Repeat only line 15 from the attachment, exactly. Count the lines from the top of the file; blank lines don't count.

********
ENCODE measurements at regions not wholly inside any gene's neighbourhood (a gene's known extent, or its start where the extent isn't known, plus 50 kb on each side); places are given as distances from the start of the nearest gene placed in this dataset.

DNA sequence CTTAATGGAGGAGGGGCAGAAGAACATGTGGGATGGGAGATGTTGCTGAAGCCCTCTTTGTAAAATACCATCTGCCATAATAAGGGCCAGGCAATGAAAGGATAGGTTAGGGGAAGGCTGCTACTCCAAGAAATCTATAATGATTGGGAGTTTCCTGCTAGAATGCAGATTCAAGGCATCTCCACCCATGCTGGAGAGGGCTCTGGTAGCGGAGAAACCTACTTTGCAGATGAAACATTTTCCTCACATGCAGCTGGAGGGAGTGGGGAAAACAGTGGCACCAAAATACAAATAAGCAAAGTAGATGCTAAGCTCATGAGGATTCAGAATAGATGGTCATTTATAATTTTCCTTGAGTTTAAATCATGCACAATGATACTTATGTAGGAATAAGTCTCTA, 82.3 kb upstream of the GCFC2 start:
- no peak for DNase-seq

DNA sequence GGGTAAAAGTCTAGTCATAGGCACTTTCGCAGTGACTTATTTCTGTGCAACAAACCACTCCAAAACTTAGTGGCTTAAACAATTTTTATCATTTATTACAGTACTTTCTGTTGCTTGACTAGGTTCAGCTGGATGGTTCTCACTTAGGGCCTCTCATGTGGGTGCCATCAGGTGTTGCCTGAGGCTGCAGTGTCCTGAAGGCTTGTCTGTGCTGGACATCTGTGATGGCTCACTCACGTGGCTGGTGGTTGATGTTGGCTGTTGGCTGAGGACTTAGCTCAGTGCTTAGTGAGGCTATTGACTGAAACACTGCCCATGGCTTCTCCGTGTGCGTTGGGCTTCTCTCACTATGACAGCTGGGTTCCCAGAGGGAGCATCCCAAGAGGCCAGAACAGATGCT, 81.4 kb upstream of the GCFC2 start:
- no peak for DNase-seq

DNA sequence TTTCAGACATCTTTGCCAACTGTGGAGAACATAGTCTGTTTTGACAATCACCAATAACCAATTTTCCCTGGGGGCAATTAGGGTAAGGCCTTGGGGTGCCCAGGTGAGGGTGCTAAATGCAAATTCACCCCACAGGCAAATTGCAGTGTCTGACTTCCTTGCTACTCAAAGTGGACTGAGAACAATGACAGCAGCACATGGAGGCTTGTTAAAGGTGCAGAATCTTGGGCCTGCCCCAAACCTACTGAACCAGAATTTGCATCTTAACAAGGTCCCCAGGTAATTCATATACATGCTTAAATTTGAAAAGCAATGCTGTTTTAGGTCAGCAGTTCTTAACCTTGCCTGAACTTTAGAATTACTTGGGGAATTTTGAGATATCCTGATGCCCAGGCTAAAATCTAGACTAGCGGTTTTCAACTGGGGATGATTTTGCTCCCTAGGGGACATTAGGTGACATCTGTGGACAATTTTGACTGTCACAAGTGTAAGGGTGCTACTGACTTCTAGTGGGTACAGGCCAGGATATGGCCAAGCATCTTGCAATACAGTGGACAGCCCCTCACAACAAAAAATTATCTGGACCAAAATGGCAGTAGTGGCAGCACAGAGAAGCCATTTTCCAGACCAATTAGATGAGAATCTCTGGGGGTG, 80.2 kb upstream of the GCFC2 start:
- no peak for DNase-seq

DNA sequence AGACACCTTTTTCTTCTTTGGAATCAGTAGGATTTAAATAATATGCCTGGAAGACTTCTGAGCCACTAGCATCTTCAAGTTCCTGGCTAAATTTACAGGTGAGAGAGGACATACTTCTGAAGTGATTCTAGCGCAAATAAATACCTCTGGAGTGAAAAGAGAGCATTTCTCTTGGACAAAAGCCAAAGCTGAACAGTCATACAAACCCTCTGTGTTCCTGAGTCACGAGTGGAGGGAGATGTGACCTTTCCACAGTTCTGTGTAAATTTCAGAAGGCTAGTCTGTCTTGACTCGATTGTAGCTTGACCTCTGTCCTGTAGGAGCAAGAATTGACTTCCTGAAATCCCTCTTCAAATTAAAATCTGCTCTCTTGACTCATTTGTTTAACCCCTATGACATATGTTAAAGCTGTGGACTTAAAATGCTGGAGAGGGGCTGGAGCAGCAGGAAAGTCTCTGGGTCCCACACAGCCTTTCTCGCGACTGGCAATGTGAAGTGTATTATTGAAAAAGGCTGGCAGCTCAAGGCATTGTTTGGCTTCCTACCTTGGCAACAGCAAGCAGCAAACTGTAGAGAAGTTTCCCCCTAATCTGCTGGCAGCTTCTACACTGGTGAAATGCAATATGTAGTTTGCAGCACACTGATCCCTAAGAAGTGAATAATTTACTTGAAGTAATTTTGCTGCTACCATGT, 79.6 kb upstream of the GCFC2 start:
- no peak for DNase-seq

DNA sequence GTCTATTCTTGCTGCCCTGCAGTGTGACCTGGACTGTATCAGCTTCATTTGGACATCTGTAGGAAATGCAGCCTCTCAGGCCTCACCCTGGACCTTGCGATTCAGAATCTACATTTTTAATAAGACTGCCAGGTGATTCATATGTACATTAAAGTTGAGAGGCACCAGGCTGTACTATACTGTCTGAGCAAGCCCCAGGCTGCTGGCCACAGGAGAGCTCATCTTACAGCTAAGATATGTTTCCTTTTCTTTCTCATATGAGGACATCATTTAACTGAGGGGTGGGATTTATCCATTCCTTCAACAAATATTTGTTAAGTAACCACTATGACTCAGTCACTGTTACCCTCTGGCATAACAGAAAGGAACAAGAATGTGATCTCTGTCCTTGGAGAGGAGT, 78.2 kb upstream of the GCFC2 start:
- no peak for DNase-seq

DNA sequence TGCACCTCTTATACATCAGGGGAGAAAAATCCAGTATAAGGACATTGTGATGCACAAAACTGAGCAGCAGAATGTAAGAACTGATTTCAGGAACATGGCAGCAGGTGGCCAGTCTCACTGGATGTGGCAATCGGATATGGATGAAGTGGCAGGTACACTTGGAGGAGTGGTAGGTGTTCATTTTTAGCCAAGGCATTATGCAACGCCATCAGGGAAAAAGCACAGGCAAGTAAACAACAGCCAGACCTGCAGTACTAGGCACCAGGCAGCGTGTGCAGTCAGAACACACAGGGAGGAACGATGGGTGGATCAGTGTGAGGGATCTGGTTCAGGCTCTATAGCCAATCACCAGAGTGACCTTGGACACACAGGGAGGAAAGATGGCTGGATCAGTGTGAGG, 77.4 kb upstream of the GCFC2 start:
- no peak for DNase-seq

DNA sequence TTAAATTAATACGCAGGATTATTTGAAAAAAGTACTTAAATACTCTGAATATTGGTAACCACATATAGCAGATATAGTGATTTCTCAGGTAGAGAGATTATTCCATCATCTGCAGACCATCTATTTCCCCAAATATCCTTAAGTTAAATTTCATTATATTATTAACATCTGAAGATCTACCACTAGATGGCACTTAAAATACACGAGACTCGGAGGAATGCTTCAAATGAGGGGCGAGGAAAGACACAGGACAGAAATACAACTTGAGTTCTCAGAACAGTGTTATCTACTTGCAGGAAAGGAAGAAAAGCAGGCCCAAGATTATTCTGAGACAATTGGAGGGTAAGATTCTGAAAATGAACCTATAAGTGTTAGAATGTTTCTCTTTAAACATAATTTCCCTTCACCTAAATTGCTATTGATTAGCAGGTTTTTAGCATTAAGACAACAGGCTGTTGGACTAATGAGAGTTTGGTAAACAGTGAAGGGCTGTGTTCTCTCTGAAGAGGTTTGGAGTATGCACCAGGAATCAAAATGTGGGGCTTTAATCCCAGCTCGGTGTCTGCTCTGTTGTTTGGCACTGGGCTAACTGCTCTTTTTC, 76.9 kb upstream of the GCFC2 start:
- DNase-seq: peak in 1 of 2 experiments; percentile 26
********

- DNase-seq: peak in 1 of 2 experiments; percentile 26